This CHAPTER will focus exclusively on the Alfred and Laura Brooks family line while in Bluesky Alberta.
|Hubert (Rousseau) Brooks |
(b. October 4, 1862)
(d. January 23, 1928 )
(m. January 7, 1884) wife:
Marie (Grégoire Rousseau) Brooks
(b. November 03, 1867)
(d. September 3, 1944)
|(Joseph) Alfred Brooks
(b. Feb. 18, 1891)
(d. May 13, 1944)
|Joseph (Albert Antoine) Brooks
(b. Dec. 20, 1901)
(d. Jan. 8, 1982)
|Otto (Hubert) Brooks
(b. Nov 10, 1903)
(d. Oct 26, 1969)
|Aimé (Hubert) Brooks
(b. May 17, 1895)
(d. Jan 15, 1952)
|Marie (Theodora) Rousseau Brooks
(b. Sept. 25, 1887)
(d. Aug 8, 1970)
|Marie Eugénie Nelida Brooks
(b. Jan. 12, 1885)
(d. Oct 12, 1937)
(b. Dec. 25, 1884)
(d. ?? 1892 to 1910)
|Marie-Anne Séduile Juliette Brooks
(b. Jan. 5, 1893)
(d. Jan. 6, 1893)
|(Joseph) Alfred Brooks |
(b. February 18, 1891)
(m. December 13, 1919) wife:
Laura (Farant) Brooks
(b. January 11, 1888 )
Hubert and Maynard Brooks
(b. 29-August 1920 )
(d. 29-August 1920)
(b. 29-December 1921)
|Doris (Freda Alma) Brooks
(b. 24-August 1923)
Although Laura grew up in relative ‘cold climate’ of Ottawa, nothing could have prepared her for the
frigid winter temperatures of north western Alberta.
Alfred continued to pursue his fur trapping trade and was away from their log cabin located at the junction of the Peace and Little Burnt Rivers for extended periods of time.
To make matters worse their cabin at that time was located miles from the nearest neighbor (see 1917 Homestead Map in previous Chapter).
It was a hard life for Laura in this strange land, with food consisting mostly of wild game. To obtain water for home use one had to cut a hole in the ice. And of course there was the essential woodpile to keep replenished, for to run out of wood would be a disaster in the cold Peace River winters.
Even the town of Peace River Crossing (see image at right) was desolate in the winter months.
Tragedy struck Alfred and Laura Brooks 29–August 1920 with twins Hubert and Maynard Brooks died at child birth. Tragically Laura was alone in the log cabin at the time of the twins birth, with Alfred away. Laura didn’t know what to do when there were complications during the birth.
The twins were buried the next day at the closest Catholic cemetery, the Friedenstal Cemetery. The twins grave is (currently) unmarked. It is unclear if this was simply customary for those times, or if this was as a result of the twins not being baptised before death, or simply as the St. Thomas More Church suggests a great number of the first graves in the Friedenstal Cemetery, especially for children, had a wooden cross at the time of burial which over time due to the weather and little or no attention from the families that moved away, deteriorated to the point on non-existance.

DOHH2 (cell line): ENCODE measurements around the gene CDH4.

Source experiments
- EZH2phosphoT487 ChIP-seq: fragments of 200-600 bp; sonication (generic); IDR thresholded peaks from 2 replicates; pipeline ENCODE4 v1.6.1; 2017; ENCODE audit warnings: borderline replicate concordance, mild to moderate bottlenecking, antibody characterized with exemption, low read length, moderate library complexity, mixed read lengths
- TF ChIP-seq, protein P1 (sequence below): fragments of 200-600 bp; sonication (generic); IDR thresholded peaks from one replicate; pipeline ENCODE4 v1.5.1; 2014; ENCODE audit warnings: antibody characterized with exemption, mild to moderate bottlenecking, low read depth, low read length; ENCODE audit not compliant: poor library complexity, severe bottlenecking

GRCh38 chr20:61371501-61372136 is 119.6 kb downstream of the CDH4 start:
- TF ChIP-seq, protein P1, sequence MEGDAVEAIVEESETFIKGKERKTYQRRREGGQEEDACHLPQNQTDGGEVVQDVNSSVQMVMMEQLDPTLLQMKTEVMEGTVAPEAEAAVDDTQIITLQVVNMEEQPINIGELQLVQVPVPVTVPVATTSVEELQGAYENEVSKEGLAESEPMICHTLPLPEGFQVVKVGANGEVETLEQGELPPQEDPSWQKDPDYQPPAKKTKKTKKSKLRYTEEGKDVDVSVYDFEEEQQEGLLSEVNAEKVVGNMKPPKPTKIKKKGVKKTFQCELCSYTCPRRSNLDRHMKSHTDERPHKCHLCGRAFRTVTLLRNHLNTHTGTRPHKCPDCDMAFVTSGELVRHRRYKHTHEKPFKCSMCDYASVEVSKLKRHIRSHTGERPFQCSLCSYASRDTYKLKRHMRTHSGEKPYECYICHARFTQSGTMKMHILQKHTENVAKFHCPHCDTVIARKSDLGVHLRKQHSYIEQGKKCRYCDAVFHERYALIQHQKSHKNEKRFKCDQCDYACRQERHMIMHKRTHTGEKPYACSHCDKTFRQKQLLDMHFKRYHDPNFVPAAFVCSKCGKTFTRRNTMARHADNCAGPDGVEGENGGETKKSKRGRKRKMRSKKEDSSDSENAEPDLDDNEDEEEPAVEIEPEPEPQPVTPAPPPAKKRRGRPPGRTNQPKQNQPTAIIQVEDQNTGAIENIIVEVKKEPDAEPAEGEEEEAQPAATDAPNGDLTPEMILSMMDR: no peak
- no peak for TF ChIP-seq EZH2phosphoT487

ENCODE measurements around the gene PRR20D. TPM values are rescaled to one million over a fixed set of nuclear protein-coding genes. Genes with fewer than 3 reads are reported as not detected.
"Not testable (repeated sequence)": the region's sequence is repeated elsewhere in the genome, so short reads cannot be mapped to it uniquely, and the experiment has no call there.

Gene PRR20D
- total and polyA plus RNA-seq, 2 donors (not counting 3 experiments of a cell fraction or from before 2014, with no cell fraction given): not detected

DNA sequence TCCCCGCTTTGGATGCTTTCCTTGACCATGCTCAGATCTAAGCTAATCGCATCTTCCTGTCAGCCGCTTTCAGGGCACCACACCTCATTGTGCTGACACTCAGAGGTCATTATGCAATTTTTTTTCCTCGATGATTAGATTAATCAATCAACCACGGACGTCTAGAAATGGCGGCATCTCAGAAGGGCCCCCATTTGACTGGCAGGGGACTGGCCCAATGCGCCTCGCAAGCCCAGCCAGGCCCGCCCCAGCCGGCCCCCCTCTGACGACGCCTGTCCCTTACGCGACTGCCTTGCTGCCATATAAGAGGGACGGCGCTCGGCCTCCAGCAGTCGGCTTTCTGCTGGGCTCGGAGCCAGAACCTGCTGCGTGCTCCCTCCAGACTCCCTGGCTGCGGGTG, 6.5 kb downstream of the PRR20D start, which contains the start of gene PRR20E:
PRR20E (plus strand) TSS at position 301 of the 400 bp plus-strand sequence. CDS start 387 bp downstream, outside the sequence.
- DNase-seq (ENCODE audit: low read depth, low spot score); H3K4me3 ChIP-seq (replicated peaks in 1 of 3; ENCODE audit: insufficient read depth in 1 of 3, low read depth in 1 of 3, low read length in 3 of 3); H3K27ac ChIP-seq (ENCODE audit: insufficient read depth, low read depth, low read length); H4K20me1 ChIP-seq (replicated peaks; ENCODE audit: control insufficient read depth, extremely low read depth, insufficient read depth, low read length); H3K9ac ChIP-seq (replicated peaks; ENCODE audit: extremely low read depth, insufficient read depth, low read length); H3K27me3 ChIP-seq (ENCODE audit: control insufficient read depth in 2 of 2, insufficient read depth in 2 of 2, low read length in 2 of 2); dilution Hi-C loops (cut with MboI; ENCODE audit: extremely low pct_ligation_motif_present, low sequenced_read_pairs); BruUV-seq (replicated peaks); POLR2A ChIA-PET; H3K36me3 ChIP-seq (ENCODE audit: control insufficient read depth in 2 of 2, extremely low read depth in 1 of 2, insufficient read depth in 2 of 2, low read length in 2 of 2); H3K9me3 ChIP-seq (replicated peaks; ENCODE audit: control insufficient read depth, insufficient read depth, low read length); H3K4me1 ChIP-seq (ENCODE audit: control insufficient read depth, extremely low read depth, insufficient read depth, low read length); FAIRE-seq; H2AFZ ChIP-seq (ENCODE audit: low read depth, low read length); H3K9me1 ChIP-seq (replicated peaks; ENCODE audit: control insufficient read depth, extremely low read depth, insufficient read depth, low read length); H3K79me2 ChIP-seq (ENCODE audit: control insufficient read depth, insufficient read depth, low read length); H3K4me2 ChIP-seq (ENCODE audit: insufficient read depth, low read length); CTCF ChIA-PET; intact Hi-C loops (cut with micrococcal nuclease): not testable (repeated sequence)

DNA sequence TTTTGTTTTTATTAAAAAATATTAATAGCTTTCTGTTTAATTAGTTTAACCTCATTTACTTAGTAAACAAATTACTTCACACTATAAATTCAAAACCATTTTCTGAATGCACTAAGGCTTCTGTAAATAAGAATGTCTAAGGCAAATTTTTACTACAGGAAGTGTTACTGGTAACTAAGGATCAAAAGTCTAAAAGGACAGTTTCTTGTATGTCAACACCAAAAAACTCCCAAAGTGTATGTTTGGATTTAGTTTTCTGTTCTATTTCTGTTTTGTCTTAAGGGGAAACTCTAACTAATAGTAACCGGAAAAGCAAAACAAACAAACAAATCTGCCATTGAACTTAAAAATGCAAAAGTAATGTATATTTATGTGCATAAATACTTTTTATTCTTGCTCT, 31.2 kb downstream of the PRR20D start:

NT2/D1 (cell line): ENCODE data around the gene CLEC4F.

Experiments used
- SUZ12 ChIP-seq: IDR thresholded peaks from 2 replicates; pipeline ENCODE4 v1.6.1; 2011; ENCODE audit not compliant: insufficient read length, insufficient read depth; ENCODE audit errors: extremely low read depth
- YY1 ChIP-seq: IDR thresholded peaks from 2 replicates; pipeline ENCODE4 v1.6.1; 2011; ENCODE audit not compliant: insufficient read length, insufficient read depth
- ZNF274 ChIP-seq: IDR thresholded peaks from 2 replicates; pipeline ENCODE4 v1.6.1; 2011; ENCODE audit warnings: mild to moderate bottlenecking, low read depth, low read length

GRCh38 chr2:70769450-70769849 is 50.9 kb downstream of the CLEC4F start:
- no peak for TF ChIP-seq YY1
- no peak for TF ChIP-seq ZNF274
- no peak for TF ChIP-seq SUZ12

CAPTION for Images Below:
Some 16 months after the tragic death of the twins, happiness entered Alfred and Laura's life with the birth of son Hubert (in Bluesky Alberta) on 29–December 1921 at half past eight on a Thursday morning.
Hubert was baptized in the St. Boniface Church in nearby Friedenstal by parish priest Rev. W. Ebert on 18 March 1922. Grandparents Hubert and ‘Mary’ (Marie) were Godfather and Godmother respectively.
Doris Freda Alma Brooks was born in Berwyn Alberta on 24–August 1923 at half past five on a Friday morning.
Some notes concerning the births of Doris and Hubert Brooks from Laura Brooks’ Baby Book (Baby Book given to her as a gift by sister Alma- the children’s Aunt Alma).
Some pictures of Doris Brooks with her mother Laura Brooks.
Some pictures of Hubert and Doris Brooks.
1925 was a tough year on the prairies. The wheat crops were not growing and there was a severe drought. There was nothing to feed the cattle so almost all of them died. Some contracted disease. Local farmers had little money so the general store was not doing so well. The dream came crumbling down.
Alfred Brooks had managed a HOTEL in Waterhole for 4 years. With the onset of the severe draught, he grew disillusioned – times were very tough. Alfred and Laura decided to move back east to Ottawa to wife Laura's home town where Alfred was sure he could prosper in a career in mineral prospecting (in nothern Ontario and Quebec).
Alfred's homestead in the East Burnt area was sold to Herb Lothrup and his longtime housekeeper Granny Whitford and her (extended) family which now included Chick Knott. This river quarter was eventually sold to Charlie Hamilton and later became the home of John and Chrissy Venning. Neil and Sharon Hart lived there for a few years after they bought the land.
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The Life and Times of Hubert Brooks M.C. C.D.